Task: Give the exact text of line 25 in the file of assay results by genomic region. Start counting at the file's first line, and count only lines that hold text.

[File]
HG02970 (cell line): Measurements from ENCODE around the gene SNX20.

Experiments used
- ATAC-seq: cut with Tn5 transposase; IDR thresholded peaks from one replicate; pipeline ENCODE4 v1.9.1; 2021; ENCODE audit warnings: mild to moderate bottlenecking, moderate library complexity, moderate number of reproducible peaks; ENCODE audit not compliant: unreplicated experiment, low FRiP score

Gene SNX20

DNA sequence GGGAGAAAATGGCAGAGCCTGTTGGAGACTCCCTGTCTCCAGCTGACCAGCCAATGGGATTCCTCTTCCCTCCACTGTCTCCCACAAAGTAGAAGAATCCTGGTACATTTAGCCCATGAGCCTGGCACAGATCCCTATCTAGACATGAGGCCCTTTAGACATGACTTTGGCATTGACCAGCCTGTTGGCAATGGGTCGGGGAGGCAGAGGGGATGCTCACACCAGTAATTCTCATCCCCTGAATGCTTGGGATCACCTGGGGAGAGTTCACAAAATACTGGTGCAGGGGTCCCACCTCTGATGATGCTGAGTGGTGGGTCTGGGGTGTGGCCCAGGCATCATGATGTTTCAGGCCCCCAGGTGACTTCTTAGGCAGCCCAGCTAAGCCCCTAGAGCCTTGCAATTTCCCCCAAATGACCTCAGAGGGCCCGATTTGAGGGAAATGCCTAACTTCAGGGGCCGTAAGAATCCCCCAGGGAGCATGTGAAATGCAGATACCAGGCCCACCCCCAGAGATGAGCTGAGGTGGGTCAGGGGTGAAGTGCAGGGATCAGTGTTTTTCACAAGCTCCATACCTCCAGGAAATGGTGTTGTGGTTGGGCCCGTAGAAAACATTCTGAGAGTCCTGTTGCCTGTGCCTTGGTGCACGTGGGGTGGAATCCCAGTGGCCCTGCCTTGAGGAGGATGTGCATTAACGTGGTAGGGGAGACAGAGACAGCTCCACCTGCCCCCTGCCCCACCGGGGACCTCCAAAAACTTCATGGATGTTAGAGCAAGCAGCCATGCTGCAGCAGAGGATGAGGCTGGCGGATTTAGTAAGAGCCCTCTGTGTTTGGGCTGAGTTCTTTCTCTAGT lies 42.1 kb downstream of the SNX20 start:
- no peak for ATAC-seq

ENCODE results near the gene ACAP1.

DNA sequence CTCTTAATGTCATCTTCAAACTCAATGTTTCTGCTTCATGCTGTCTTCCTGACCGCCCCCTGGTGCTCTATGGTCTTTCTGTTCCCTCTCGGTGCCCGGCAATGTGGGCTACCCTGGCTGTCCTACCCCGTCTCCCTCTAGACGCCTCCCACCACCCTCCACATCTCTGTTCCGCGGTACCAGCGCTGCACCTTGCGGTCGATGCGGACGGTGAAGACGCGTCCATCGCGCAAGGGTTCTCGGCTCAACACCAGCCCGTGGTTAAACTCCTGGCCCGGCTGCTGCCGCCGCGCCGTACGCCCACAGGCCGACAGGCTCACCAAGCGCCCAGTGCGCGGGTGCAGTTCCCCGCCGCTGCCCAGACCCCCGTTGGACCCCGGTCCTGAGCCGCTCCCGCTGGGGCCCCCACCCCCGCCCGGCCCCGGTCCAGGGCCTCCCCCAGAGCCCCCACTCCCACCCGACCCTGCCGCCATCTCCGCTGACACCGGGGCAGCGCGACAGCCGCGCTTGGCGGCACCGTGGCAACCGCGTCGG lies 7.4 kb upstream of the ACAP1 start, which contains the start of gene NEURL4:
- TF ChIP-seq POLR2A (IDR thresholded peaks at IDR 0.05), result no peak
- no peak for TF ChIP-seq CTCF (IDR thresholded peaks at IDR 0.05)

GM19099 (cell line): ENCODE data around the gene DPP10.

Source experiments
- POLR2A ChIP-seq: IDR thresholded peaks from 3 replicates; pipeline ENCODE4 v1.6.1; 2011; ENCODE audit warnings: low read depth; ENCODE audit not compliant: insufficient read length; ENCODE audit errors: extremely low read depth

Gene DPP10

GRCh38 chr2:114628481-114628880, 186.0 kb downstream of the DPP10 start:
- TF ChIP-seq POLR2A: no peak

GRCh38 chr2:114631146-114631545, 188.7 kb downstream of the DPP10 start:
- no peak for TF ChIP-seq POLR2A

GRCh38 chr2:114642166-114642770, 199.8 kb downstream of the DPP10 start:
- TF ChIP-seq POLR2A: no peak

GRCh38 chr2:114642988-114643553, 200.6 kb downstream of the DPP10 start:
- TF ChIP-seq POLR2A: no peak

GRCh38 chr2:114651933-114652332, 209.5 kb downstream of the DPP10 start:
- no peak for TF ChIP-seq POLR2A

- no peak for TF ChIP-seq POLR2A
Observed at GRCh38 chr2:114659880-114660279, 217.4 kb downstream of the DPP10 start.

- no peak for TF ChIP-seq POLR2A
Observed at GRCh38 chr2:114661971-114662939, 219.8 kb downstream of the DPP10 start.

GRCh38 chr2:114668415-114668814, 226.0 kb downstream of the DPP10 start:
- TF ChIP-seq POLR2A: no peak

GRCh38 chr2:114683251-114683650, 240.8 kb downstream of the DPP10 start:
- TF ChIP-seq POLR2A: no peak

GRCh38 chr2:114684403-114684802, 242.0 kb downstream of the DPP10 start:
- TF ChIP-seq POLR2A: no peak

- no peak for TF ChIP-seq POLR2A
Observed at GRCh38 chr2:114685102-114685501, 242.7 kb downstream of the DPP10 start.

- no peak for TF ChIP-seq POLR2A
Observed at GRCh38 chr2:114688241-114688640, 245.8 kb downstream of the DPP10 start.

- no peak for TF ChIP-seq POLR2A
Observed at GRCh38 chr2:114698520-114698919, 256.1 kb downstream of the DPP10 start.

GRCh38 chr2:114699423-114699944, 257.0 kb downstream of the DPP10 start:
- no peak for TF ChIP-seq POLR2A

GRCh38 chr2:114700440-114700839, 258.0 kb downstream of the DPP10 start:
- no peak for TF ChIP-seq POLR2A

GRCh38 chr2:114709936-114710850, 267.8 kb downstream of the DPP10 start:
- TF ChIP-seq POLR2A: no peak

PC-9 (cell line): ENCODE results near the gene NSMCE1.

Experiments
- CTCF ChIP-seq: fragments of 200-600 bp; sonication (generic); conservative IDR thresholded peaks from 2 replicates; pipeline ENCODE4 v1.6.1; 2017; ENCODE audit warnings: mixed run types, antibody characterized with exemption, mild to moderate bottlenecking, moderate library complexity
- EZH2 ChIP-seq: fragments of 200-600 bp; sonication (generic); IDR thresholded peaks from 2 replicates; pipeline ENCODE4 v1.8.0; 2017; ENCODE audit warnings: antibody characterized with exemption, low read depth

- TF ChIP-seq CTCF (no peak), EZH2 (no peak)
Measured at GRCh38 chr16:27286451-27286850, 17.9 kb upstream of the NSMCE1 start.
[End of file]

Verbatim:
- no peak for TF ChIP-seq POLR2A